Sustainability and Business: Can the Two Coexist? A Triple Bottom Line Approach

Khattak, Q (2011) Sustainability and Business: Can the Two Coexist? A Triple Bottom Line Approach. [Dissertation (University of Nottingham only)] (Unpublished)

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Abstract

The focus of this research is in the area of corporate social responsibility (CSR), most notably, the link between international business and sustainability. A study of this nature is essential considering the growing importance of CSR and sustainability in today‘s global business environment. Elkington‘s triple bottom line (TBL) theory is used to categorise sustainability into three variables; economic, environmental and social considerations. The TBL is focused upon for much of this dissertation. Moreover, the research approach adopted in this dissertation is split into two sections. The first section comprises of global sustainability surveys and in depth interviews conducted by global management/strategy consultancies including Boston Consulting Group and MIT; Deloitte; Grant Thornton International; and McKinsey & Company. The second section encompasses three case studies of BP, HMV Group and IKEA. The findings from this research provide evidence that sustainability is addressed by an overwhelming majority of respondents. However, not many go beyond addressing the vague definitions of sustainability presented by the TBL and Brundtland Report of 1987. This dissertation, therefore, proposes a quadruple bottom line (QBL) which is a two tier model which incorporates a fourth variable termed applicability, which helps to mitigate, not perpetuate, the aforementioned problems. Overall, this dissertation suggests that an adoption of the QBL will help to ensure the successful appliance of sustainability initiatives with the aim of increasing competitiveness and profitability for an international business. Yet, in order to assess the extent of this new theory further empirical research will need to be conducted.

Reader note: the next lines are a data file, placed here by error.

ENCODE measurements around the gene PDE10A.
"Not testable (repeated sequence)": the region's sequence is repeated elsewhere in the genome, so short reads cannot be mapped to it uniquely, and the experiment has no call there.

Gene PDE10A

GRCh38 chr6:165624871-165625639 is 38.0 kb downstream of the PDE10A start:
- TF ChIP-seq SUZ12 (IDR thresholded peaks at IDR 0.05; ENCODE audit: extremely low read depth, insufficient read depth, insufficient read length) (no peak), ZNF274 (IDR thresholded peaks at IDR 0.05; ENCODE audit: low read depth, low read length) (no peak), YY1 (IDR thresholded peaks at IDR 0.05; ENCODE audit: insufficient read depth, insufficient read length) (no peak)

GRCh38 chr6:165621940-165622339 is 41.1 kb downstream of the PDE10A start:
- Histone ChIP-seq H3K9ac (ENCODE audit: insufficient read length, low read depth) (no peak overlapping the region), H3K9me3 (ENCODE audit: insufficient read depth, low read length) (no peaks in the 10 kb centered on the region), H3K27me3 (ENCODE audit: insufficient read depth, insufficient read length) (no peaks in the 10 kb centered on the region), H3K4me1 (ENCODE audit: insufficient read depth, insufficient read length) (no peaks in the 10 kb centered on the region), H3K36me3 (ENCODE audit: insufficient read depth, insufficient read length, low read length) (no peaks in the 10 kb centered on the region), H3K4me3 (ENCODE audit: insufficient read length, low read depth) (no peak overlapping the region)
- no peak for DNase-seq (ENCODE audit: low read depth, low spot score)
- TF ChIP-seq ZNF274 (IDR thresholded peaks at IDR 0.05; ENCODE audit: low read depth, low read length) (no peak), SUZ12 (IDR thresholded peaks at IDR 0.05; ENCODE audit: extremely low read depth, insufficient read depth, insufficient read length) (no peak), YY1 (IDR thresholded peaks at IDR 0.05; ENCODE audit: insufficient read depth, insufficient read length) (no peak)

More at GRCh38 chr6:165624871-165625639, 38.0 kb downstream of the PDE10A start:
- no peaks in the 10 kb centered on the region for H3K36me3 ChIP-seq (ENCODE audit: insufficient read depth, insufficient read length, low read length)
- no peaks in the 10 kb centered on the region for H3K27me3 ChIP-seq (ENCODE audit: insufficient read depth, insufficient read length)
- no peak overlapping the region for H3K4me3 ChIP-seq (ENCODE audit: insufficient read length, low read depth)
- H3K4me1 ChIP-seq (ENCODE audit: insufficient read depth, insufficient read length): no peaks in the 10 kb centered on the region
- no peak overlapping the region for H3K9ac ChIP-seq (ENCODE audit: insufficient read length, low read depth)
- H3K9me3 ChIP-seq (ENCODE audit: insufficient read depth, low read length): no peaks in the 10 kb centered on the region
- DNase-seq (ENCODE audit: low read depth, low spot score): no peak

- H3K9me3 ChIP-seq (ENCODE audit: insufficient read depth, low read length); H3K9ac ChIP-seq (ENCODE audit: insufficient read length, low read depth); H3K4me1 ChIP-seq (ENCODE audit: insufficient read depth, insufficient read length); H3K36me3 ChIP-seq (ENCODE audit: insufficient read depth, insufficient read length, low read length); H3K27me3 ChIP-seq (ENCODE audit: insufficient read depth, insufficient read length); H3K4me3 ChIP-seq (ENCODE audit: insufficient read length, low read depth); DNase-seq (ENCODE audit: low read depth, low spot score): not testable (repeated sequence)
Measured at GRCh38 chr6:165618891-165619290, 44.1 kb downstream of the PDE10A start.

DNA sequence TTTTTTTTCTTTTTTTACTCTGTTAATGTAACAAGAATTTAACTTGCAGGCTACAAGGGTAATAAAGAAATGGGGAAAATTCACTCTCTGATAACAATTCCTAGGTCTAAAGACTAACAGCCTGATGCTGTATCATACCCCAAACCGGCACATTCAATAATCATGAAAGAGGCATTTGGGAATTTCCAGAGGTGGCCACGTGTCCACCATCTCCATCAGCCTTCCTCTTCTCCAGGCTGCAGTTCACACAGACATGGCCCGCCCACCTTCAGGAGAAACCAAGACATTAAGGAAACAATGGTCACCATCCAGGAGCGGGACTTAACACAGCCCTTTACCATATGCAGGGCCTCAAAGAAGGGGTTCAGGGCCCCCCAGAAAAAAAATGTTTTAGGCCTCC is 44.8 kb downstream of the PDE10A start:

Item Type: Dissertation (University of Nottingham only)
Depositing User: EP, Services
Date Deposited: 25 Apr 2012 15:31
Last Modified: 23 Oct 2016 06:14
URI: http://eprints.nottingham.ac.uk/id/eprint/25058

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